Let us consider the issue of feminism in relation to Christian spirituality, i.e . to the area of lived experience of the faith. It must be noted, however, that the term "spirituality" is no longer an exclusively Christian, nor even an exclusively religious, term. Not surprisingly, therefore, feminist spirituality is not necessarily a Christian or even a religious phenomenon. In fact, however, as we shall see, feminist spirituality whether Christian or not tends to be deeply religious. Consequently, our first task is to define spirituality and specify the meaning of Christian spirituality so that we can then raise the question of how feminism is related to spirituality and finally how feminist spirituality is related to Christian spirituality.
Elsewhere I have traced the history of the term spirituality from its Christian biblical roots as a designation of that which is brought about by the influence of the Holy Spirit, through its development in Christian history to designate primarily the inner life of the Christian striving for more than ordinary holiness, to its contemporary usage not only for religious experience but also for non-religious and even anti-religious life-organizations such as secular feminism and atheistic Marxism.1 I defined spirituality, as the term is being used today, as "the experience of consciously striving to integrate one's life in terms not of isolation and self-absorption but of self-transcendence toward the ultimate value one perceives."2 T his definition is open enough to include both religious and non-religious life projects but specific enough to exclude aimless spontaneity, partial projects, or religious dilettantism. Its essential elements are conscious effort, the goal of life integration through self-transcendence, and the finalization of the project by ultimate value. Its marked difference from the traditional Christian definition lies in its openness concerning the nature of "ultimate value."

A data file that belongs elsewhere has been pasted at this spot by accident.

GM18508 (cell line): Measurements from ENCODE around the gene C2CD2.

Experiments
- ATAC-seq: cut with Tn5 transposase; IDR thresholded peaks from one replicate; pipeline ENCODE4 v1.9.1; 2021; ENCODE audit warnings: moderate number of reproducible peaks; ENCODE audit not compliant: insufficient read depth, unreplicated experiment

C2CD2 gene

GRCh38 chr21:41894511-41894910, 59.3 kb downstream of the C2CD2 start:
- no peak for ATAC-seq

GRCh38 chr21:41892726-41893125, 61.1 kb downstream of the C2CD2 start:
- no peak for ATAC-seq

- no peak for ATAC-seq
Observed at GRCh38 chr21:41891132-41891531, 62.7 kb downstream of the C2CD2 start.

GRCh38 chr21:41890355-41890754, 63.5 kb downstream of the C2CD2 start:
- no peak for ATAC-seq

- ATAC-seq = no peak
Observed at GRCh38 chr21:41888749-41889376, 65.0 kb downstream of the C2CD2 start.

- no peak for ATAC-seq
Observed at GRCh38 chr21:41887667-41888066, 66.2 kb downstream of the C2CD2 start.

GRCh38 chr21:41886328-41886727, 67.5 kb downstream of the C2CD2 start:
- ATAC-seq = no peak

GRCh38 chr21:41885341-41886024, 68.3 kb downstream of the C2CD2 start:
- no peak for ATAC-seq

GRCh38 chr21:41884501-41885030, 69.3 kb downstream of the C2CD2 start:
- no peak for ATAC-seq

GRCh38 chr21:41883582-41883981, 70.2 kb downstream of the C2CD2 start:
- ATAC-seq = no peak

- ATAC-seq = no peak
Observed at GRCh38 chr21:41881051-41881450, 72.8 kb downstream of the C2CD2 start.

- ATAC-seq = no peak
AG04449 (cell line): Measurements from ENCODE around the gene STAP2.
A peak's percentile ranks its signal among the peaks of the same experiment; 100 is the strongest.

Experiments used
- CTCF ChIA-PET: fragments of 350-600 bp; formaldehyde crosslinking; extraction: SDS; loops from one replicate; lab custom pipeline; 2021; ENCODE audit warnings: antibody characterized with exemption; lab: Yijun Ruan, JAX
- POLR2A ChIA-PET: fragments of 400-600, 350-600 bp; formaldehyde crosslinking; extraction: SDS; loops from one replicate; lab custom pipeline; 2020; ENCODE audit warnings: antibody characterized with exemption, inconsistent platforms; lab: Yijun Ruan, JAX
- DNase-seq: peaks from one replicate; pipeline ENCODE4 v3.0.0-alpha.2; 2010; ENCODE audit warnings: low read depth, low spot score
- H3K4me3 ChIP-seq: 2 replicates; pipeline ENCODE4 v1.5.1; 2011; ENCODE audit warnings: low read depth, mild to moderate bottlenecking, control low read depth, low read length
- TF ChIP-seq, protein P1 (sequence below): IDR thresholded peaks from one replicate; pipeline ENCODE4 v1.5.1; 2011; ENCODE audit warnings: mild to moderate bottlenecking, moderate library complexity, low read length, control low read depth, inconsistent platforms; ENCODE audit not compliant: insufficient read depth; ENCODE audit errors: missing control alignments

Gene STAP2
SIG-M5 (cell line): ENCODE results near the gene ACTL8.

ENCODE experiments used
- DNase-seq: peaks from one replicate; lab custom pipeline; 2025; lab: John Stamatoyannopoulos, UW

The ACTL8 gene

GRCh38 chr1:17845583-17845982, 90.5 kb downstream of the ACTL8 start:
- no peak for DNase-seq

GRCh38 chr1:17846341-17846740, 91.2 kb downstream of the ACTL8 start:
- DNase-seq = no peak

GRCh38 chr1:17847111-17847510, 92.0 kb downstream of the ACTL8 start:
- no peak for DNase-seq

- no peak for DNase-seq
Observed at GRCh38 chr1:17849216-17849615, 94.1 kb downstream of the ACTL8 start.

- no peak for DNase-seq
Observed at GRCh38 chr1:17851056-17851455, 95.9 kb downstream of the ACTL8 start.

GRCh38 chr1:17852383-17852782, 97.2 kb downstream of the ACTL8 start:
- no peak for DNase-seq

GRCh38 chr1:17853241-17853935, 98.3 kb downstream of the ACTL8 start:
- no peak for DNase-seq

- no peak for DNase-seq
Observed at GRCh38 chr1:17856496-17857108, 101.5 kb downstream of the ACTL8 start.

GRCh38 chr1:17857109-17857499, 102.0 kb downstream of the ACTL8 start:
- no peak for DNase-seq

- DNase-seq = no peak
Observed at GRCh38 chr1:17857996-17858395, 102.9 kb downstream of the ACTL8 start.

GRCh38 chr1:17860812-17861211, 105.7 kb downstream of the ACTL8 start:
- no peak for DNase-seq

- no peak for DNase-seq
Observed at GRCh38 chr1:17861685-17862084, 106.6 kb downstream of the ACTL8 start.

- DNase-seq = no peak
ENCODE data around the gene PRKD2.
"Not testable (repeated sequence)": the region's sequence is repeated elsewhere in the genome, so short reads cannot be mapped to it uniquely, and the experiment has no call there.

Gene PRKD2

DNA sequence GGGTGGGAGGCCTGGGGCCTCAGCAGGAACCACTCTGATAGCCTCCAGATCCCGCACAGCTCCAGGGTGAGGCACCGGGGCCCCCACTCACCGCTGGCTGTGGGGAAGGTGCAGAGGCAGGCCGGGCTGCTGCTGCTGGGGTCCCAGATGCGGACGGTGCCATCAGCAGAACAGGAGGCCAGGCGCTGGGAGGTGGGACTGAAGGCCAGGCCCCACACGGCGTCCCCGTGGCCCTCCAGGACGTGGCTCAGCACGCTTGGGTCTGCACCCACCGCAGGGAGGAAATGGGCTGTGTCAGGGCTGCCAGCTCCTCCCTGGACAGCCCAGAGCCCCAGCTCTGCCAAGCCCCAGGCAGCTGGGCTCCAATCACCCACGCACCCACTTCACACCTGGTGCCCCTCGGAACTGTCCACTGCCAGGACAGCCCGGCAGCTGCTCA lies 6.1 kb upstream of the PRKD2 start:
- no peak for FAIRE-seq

Women’s Spirituality: Resources for Christian Development, 2nd ed.
Joann Wolski Conn
Schneiders, Sandra Marie “Feminist Spirituality: Christian Alternative or Alternative to Christianity?” In Women’s Spirituality: Resources for Christian Development, 2nd ed. Edited by Joann Wolski Conn, 30-67. New York/Mahwah, NJ: Paulist Press, 1996.